When you hear (or read) the words ‘illegal wildlife trade’, what comes to mind? Is it an image of a lion, taken from its home to be put in a cage, ready for a performance at a circus? Or maybe you think of elephant poachers in far reaching parts of the world, hunting the big beautiful creatures for their ivory tusks?
Those are the images that came to my mind: people in places that I have never been, doing things that I would never do.
Little did I know that I quite possibly have engaged in illegal wildlife trade and didn’t even know I was doing so. I have (and maybe you have too?) bought jewellery from a roadside stand while on holiday, and quite honestly, I have no idea what it is made out of or where it came from.
“The precious coral trade is huge,” explained Ernie Cooper, who leads the Vancouver-based wildlife trade team for WWF-Canada and is the National Representative of the TRAFFIC Network. “It’s found in every significant city on the planet. How much coral is being dredged out of the ocean to feed a market that huge?”
After chatting this month to Ernie, “Canada’s top wildlife-trafficking investigator” (as named by Canadian Geographic Magazine), my eyes have been opened to a whole world of wildlife trafficking, including that of certain insect species and types of coral, to name a few, that I had no idea existed.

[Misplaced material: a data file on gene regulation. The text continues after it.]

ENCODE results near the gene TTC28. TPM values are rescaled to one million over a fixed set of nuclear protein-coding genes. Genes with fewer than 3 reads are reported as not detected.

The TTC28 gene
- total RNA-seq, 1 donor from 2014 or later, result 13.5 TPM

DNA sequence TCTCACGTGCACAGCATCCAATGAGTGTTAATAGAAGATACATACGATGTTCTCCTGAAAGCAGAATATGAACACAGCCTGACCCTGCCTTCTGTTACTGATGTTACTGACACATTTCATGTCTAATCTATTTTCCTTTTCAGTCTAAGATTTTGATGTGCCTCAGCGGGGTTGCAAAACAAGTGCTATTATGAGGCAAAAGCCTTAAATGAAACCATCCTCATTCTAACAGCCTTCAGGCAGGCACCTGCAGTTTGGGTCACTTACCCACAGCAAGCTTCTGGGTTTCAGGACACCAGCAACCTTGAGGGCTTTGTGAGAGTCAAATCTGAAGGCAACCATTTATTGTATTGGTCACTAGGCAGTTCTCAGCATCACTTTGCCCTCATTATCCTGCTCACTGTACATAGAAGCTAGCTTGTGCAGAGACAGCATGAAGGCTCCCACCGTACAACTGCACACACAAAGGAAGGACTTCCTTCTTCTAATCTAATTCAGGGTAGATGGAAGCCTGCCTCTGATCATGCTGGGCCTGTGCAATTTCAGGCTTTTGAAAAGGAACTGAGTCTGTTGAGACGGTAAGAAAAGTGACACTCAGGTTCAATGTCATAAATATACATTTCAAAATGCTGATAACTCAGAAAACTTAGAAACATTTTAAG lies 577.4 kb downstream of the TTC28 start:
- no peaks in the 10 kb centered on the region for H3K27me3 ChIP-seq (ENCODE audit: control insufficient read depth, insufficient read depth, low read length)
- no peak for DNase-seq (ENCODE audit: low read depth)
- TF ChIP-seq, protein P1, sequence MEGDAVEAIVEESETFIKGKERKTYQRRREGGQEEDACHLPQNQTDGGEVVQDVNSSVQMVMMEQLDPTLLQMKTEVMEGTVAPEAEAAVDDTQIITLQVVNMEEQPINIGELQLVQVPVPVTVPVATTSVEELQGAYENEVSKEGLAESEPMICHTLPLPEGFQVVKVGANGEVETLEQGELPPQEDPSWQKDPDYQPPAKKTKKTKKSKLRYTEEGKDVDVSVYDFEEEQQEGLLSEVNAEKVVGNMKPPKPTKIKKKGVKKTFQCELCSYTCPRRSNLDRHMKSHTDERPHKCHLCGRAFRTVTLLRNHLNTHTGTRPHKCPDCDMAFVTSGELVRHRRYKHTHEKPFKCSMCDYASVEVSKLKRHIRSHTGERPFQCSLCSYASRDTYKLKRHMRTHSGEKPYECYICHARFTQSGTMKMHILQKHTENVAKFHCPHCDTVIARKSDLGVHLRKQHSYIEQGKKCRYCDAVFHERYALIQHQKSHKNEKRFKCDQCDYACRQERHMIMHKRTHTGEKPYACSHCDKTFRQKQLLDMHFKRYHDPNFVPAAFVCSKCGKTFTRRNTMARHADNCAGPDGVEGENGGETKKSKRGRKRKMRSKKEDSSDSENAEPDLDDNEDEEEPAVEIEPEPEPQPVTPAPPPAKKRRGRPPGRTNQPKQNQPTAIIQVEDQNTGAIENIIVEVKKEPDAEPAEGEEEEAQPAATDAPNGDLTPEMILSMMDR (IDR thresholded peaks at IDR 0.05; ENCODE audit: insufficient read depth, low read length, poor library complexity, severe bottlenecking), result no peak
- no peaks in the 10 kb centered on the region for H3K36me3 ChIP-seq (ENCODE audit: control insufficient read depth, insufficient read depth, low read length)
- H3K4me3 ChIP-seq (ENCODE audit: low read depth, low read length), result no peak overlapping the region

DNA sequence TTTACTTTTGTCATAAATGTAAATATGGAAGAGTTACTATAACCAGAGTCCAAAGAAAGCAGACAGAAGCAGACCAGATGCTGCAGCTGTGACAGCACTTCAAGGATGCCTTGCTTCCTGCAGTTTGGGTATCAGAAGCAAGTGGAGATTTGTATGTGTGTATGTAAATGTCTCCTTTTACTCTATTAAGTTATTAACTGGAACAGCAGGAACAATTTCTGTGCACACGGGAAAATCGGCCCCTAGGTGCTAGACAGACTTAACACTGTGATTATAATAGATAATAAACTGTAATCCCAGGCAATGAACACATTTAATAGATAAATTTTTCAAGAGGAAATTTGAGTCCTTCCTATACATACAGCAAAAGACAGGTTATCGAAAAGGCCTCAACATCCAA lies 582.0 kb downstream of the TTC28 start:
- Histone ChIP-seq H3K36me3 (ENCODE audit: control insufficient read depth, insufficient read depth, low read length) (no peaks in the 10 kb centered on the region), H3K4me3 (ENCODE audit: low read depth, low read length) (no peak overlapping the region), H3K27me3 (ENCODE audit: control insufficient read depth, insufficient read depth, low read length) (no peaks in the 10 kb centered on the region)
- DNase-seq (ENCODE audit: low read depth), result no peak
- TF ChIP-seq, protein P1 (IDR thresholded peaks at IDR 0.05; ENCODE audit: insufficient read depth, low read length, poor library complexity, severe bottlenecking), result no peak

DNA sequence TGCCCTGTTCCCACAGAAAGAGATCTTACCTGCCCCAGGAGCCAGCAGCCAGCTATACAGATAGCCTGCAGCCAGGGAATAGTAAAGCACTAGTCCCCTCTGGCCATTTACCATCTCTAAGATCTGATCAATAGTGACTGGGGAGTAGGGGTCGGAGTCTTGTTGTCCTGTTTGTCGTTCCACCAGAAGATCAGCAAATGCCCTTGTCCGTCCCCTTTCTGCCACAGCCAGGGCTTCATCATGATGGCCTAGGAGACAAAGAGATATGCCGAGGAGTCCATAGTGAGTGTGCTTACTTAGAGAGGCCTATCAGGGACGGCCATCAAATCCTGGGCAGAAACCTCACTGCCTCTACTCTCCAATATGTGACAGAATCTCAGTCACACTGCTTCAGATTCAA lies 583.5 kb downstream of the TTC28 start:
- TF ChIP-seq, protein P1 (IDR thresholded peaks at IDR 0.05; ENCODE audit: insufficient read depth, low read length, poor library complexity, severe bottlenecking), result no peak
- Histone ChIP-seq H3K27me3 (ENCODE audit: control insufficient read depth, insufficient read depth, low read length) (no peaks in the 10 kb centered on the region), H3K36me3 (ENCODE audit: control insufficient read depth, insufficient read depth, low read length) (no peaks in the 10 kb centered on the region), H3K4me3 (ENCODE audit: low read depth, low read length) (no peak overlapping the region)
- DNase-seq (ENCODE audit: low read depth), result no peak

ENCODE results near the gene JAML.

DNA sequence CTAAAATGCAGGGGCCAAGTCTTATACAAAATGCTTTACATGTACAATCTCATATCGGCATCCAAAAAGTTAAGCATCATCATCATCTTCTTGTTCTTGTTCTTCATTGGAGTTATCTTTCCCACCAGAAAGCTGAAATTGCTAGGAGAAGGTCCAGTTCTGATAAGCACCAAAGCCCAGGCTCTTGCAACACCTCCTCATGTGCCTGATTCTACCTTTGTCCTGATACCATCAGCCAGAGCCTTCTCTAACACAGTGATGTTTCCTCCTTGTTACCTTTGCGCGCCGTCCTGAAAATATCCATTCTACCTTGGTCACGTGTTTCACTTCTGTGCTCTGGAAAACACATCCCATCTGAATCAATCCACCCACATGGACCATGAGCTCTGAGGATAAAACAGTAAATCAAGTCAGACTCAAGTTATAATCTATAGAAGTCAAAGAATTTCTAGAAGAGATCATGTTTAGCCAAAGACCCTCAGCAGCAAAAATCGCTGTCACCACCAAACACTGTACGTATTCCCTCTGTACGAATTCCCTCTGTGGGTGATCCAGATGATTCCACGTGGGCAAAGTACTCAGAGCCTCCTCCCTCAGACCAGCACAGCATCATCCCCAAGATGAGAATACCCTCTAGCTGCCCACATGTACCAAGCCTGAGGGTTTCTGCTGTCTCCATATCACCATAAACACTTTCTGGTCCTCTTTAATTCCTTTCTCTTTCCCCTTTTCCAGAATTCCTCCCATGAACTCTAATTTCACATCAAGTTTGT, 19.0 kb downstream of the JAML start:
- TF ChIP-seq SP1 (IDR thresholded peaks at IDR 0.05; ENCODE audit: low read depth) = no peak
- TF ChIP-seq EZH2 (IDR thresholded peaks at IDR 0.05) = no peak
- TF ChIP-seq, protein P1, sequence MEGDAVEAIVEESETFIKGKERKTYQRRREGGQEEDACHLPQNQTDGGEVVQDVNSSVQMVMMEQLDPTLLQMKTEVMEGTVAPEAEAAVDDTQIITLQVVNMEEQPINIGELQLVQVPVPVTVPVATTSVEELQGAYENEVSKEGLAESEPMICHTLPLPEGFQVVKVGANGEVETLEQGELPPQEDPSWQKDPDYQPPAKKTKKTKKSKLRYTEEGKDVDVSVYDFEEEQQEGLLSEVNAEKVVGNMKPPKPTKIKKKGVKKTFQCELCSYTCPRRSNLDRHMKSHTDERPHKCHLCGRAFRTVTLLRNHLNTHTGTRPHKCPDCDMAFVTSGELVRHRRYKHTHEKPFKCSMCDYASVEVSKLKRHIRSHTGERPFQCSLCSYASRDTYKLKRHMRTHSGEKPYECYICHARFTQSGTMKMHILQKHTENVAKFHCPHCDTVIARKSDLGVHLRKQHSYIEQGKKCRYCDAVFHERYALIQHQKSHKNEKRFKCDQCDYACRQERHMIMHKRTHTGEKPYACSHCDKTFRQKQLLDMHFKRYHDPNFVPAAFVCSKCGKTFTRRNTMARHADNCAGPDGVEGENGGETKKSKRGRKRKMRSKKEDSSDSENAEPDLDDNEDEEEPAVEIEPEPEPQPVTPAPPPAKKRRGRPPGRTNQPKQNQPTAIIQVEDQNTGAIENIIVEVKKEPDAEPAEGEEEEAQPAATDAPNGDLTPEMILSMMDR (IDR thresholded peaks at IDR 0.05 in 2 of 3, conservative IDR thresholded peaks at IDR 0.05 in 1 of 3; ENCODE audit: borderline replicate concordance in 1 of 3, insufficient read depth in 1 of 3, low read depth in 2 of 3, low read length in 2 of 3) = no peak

So what’s being done about it?
Thankfully, for people like me who don’t know much about wildlife trafficking, or even how much it might be a part of my everyday life, there is a wildlife trade monitoring network called TRAFFIC, which is working to ensure that trade in wild plants and animals is not a threat to the conservation of nature.
TRAFFIC was established in 1976 and now employs around 100 staff, based in nearly 30 countries worldwide who are committed to delivering innovative and practical conservation solutions based on the latest information. TRAFFIC is the only international organisation that is dedicated solely to ensuring that wildlife trade is not detrimental to the conservation of nature.
They are some of the people working to make sure that we are educated enough not to buy items made with elephant ivory – and with more people like you reading blogs like this one, we’ll soon be educated about other things to look out for; precious corals being used as stones for jewellery, the overexploitation of marine turtles and timber trees, to name just a few.
Want to help get the word out? Share this blog to your own social networks on Facebook and Twitter and join the conversation as we chat more this summer about what we can do to help prevent illegal wildlife trade.